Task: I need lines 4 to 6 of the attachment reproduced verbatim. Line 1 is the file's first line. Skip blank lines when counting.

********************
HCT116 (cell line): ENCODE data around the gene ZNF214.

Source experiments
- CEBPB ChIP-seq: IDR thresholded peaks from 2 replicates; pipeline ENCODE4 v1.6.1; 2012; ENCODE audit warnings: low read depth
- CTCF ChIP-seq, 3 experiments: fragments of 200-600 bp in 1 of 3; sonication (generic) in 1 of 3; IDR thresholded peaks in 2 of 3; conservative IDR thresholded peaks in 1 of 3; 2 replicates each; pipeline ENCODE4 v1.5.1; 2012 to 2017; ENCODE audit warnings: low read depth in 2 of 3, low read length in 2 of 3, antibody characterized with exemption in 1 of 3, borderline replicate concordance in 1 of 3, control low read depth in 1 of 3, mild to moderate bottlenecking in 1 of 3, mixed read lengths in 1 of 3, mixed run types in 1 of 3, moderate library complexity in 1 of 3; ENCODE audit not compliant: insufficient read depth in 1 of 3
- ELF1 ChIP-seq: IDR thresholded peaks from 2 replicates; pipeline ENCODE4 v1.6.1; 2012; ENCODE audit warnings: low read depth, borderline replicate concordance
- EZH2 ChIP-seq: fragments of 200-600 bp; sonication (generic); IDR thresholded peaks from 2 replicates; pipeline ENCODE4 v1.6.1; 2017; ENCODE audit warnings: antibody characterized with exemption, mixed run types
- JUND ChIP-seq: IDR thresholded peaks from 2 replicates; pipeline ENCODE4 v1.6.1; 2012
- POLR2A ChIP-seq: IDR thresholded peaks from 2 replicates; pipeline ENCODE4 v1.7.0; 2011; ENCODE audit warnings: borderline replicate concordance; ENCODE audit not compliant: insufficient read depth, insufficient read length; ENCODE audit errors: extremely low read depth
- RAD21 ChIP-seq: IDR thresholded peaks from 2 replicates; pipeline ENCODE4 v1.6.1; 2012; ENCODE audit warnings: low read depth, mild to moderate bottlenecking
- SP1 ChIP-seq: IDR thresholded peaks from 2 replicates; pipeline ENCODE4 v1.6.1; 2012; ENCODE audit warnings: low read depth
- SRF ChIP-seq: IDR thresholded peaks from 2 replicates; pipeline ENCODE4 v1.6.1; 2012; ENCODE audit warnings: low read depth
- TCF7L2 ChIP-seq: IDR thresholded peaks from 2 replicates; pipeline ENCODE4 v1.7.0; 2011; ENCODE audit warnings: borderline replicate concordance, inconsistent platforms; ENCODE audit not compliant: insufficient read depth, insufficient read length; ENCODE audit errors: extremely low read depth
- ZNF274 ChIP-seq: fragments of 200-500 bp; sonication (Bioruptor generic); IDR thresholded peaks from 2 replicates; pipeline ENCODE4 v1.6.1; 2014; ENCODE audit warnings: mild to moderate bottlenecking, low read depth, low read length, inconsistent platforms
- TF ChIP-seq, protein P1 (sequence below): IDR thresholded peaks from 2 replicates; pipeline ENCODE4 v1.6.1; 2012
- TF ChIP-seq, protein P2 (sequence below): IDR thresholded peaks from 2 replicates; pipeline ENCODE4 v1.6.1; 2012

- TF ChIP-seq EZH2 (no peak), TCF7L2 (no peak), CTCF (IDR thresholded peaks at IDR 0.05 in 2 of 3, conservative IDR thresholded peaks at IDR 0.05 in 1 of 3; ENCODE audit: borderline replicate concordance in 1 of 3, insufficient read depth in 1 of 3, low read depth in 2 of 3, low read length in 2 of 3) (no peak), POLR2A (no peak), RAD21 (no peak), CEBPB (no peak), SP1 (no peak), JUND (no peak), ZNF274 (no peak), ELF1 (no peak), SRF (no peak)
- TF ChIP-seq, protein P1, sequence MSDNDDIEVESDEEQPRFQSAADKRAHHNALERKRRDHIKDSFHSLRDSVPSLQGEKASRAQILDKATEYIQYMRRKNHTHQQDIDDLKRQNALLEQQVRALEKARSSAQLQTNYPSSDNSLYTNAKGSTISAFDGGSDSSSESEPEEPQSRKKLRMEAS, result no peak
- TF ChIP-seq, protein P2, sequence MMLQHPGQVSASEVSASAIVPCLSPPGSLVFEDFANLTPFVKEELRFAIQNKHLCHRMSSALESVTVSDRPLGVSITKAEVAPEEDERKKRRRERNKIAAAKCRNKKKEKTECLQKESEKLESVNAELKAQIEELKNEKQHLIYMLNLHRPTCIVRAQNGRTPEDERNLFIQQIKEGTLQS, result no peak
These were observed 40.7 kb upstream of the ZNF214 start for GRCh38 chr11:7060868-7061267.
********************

- CTCF ChIP-seq, 3 experiments: fragments of 200-600 bp in 1 of 3; sonication (generic) in 1 of 3; IDR thresholded peaks in 2 of 3; conservative IDR thresholded peaks in 1 of 3; 2 replicates each; pipeline ENCODE4 v1.5.1; 2012 to 2017; ENCODE audit warnings: low read depth in 2 of 3, low read length in 2 of 3, antibody characterized with exemption in 1 of 3, borderline replicate concordance in 1 of 3, control low read depth in 1 of 3, mild to moderate bottlenecking in 1 of 3, mixed read lengths in 1 of 3, mixed run types in 1 of 3, moderate library complexity in 1 of 3; ENCODE audit not compliant: insufficient read depth in 1 of 3
- ELF1 ChIP-seq: IDR thresholded peaks from 2 replicates; pipeline ENCODE4 v1.6.1; 2012; ENCODE audit warnings: low read depth, borderline replicate concordance
- EZH2 ChIP-seq: fragments of 200-600 bp; sonication (generic); IDR thresholded peaks from 2 replicates; pipeline ENCODE4 v1.6.1; 2017; ENCODE audit warnings: antibody characterized with exemption, mixed run types